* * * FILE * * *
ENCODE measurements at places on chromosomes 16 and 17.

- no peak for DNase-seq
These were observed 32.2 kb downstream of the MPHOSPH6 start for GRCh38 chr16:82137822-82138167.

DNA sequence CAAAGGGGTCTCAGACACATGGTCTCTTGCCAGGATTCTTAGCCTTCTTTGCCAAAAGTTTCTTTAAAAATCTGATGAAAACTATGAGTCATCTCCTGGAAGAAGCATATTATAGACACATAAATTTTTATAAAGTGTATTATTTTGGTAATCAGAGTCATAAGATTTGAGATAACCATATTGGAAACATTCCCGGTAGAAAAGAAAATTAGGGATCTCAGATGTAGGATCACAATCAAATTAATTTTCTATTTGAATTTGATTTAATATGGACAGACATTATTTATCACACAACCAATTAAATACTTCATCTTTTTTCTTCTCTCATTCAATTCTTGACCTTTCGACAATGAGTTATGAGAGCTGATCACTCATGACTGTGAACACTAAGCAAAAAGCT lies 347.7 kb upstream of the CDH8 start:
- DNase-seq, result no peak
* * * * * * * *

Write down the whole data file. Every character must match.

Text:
ENCODE measurements at places on chromosomes 16 and 17.

- no peak for DNase-seq
These were observed 32.2 kb downstream of the MPHOSPH6 start for GRCh38 chr16:82137822-82138167.

DNA sequence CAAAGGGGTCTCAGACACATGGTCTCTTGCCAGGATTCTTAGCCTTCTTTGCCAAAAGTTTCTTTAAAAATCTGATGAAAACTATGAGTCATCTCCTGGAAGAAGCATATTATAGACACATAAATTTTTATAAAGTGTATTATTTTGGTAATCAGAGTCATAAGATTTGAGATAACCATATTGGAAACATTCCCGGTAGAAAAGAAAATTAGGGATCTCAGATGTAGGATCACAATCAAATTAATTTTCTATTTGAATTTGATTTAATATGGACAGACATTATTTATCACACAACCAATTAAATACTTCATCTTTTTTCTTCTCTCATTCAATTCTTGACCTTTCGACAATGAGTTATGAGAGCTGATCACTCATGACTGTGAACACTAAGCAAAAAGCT lies 347.7 kb upstream of the CDH8 start:
- DNase-seq, result no peak